Lollipop: A Dictionary, Part II

April 7, 2010 at 2:15 pm | Posted in Giggles, Lollipop | 24 Comments

big boomies n.
the result when one’s father sweeps one’s knees out from under one while one is jumping on the bed; coll.: “Can I jump on the bed tonight, Daddy? But no big boomies!”

CD n.
the piece of paper given to a customer at a store as proof of purchase; customarily called a “receipt”; coll.: “Can I marker on the CDs in your wallet?”

chewy-yummy n.
the deliciousness that is a package of gummy fruit.

in the morning adv.
the period of time immediately following sleep of any kind; coll.: “Where are we going after my nap in the morning?”

little splash n.
the exact amount of water allowed to exit the tub during a bath so as to avoid a timeout.

mield n.
the triangular, red-bordered sign seen at many intersections that informs vehicles they do not have the right of way.

oatmilk n.
the result when too much milk is added to oatmeal.

squish n.
Play-Doh, because it’s squishy.

warmies n.
clothes that must be worn when it is cold; includes much-despised pants; coll.: “What’s the temperature? Is it a warmies day??”

yucky n.
the top and bottom part of a banana where the fruit attaches to the peel; coll.: “Mommy, make sure you take off the yucky.”

+++

Giggles: An Appendix

bye feet n.
the act of sticking one’s feet in footed pajamas and zipping them up until morning.

dip-it mouth n.
the sugary-delicious process of soaking a piece of waffle in syrup and eating it.

eye-stuck adj.
having a malady of the eye, including but not limited to tears, eye boogers, pink eye, or a wayward eyelash.

night-night int.
the state of any object resting or placed on its side; coll.: “Night-night, horse” (said gently as the rocking horse is yanked sideways to the ground by its mane).

nose-stuck adj.
having congestion; the characteristic of being congested.

+++

What words, phrases, and expressions are in your family’s dictionary? Do you eat the yucky? Obey the mield?

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24 Comments »

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  1. What a sweet, cute post! I love the things kids say. My son calls his runny nose snot “nose water” and when it gets dark outside and my daughter can’t see anything through the windowns, she says, “Turn it on, mama.”

  2. At my house, string cheese is called “cheese dudes.” I have no clue why.

  3. Love it! We miss the days when Princess Nagger had her own language – like calling her bathing suit a ‘baby snoot’. 🙂

  4. In the morning is the same here 🙂 Whenever the kids wake up from anything they always say “good morning!” Love it!

  5. Love this…kids are adorable! I love playing with “squish” and next time I come upon one of those signs I’ll be sure to “mield”. My goddaughter who can say my name perfectly well and often calls me Mommy instead of my name suddenly (two weeks ago) started calling me “Duyan” and hasn’t stopped!

  6. Totally made me smile! Thanks. 🙂

  7. So so cute!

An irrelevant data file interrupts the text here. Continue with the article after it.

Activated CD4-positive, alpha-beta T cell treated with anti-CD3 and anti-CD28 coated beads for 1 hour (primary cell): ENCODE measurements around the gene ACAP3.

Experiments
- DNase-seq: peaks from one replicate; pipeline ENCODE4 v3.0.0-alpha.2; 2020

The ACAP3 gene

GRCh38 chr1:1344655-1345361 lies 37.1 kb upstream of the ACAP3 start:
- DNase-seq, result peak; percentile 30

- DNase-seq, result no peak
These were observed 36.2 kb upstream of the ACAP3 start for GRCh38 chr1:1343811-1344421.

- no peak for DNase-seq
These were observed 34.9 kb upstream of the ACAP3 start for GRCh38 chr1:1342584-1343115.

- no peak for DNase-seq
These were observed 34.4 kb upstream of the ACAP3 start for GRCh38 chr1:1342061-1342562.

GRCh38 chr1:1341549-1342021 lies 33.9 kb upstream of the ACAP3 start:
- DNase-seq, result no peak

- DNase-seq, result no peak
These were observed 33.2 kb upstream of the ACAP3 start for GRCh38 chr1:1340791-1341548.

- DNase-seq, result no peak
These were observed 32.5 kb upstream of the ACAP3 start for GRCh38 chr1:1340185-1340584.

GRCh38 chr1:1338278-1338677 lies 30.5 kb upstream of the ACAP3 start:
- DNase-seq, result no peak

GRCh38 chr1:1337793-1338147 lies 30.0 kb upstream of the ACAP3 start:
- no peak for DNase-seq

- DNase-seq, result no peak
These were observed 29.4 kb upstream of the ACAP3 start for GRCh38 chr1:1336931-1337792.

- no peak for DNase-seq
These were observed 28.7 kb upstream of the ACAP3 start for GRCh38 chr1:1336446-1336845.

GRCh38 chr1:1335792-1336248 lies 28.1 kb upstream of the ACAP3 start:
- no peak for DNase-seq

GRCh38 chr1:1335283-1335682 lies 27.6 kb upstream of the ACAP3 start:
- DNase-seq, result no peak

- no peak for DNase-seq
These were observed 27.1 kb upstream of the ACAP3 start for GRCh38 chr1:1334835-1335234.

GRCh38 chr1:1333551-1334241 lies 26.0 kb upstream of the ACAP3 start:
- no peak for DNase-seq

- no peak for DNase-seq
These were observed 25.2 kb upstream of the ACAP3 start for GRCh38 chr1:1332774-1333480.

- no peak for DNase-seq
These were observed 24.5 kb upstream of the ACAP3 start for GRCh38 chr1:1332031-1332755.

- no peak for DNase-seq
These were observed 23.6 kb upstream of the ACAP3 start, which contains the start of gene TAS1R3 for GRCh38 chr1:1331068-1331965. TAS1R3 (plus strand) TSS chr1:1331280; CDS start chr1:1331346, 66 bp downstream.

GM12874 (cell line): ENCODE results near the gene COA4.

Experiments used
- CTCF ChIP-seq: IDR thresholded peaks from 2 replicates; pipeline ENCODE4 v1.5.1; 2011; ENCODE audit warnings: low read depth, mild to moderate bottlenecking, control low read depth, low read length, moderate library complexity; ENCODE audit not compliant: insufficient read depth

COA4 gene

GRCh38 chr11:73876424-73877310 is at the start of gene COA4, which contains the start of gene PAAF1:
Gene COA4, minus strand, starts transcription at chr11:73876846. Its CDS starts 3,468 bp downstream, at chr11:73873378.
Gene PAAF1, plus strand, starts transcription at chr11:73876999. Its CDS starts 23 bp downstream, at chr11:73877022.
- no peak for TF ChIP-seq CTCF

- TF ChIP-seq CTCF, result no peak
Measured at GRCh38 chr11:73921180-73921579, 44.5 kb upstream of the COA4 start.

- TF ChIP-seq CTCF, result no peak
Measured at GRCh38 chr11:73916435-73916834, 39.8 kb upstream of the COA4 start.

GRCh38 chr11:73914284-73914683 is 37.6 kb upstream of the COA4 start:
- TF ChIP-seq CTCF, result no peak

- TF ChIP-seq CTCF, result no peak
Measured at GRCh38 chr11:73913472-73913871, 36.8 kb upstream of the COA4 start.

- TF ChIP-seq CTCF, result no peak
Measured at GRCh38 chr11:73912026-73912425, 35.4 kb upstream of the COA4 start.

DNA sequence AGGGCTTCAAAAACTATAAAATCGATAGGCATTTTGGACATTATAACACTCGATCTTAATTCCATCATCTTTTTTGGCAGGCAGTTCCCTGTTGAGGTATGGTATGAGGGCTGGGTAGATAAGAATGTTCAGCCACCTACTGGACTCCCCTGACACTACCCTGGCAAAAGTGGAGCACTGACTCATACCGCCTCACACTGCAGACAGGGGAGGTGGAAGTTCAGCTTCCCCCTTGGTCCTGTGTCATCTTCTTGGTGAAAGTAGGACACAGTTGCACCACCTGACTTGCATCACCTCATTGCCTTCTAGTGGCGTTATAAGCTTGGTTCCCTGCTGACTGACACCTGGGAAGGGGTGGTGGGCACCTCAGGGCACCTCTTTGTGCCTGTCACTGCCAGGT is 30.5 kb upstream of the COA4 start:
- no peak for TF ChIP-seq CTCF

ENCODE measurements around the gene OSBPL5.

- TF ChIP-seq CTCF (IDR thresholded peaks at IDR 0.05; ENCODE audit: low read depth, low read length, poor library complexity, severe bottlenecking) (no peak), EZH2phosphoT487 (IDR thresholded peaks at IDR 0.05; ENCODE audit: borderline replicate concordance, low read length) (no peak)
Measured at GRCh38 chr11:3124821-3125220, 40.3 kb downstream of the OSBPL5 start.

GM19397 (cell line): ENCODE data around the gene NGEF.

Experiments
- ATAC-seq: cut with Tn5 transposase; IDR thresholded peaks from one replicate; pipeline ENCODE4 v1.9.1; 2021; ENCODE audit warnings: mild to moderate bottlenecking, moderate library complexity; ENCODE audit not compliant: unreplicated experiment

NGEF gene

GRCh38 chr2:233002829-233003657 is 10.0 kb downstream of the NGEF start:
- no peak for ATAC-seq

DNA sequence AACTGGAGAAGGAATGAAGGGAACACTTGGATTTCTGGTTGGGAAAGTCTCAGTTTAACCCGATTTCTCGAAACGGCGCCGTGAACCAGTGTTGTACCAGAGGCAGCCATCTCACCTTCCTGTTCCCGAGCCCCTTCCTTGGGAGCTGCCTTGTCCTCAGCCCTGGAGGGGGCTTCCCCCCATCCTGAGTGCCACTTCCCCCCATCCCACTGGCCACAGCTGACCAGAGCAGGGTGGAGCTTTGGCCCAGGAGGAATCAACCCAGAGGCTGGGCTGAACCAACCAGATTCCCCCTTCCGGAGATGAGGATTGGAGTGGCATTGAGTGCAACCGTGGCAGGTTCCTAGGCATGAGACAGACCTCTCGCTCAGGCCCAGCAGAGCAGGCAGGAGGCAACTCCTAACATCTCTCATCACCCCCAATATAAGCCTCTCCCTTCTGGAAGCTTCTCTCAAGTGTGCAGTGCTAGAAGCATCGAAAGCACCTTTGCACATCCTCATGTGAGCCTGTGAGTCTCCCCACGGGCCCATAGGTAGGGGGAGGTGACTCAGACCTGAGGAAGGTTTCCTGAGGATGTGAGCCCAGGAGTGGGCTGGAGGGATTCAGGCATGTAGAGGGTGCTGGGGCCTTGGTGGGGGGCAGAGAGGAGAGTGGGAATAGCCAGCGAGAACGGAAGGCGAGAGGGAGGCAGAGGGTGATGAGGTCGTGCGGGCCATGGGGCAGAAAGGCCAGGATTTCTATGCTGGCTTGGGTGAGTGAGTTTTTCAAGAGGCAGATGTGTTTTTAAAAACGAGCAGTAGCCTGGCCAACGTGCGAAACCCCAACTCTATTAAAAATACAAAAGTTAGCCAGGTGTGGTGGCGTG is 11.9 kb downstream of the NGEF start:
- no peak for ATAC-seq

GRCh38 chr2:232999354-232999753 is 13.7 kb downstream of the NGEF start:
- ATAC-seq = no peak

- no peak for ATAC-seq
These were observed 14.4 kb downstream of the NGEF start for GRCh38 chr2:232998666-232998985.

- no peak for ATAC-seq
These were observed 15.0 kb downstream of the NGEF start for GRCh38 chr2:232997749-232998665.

My daughter used to call her bathing suit her “baby suit.”
    Love that you’re recording all these.

  8. It’s great for you to have a record like this. I really can’t think of anything off the top of my head. Okay, maybe I can. My son says mawlower instead of lawnmower. And “stone” instead of “scone.” I’ll definitely be paying more attention to these sorts of things now….

  9. This kills me. In a good way. Too cute/adorable/funny.

  10. Love these cute kid-isms. Like a G-rated version of those Snigglets from the 80s.

  11. I cannot, cannot wait until Little Miss has a vernacular of her own. I have to be sure to have a record of some of these when she does. This is wonderful!

  12. AWWW!! This is so sweet and wonderful!! My little girl is still developing her dictionary so I have only a handful of clearly spoken words. She does call yogurt and pickles “igo?” Kind of weird but whatever. : )

  13. Simply delightful. I’m sad to not be able to think of any of our own, though I know they are plentiful. This is a testament to why we should all keep posts like this. Otherwise, we just plain forget.

  14. So cute! My son does the in the morning then too (or he did, when he used to nap…sigh).

  15. A new one from Easter:
    My three year old son says: I want to eat a SWAN, Mama. I want to eat THREE SWANS,
    Translation: I want to eat PEEPS! LOTS OF THEM!

  16. I love this post! I’ve been thinking lately that I need to write this stuff down, as more and more of my son’s baby names for things give way to the actual name. Some of ours include nesana, for cement mixer, and opalmeal, for oatmeal. He also renamed our dog, once called Hercules, Geecies. It stuck and now we all call him Geecies and he answers to it quite happily.

  17. I’m with Lollipop–I do not eat the yuckys. Don’t you love the little “isms” that kids come up with?

    Snowy doughnuts: powdered sugar doughnuts.

  18. Too cute!

    Once they turned into teens, I gave up…

  19. The secret language of families has long been an obsession of mine. We are still being visited by Ninjapoops (nincompoops), which makes me laugh every single time.

  20. I love kid speak. I can’t wait to hear all of the fun little things my daughter will say. For now its mostly gobbledy-gook, which has its own charm, but not quite as funny.

  21. Awesome list! I especially love oatmilk. And “bye feet.”

  22. Ha! These are wonderful. Here’s a favorite from my house.

    Panini – someone who has done you a terrible injustice. (big meanie) Example: “No honey, you can’t have ice cream for breakfast.” “You panini, mommy.”

  23. This is the best!
    Every meal is “dinner.”
    Many nouns develop a “y” at the end, like “I put my platey in the sinky.”

  24. […] Appendix See also part 1. And don’t miss “Lollipop: A Dictionary” (parts 1 and 2) and “Giggles: A Dictionary.” […]


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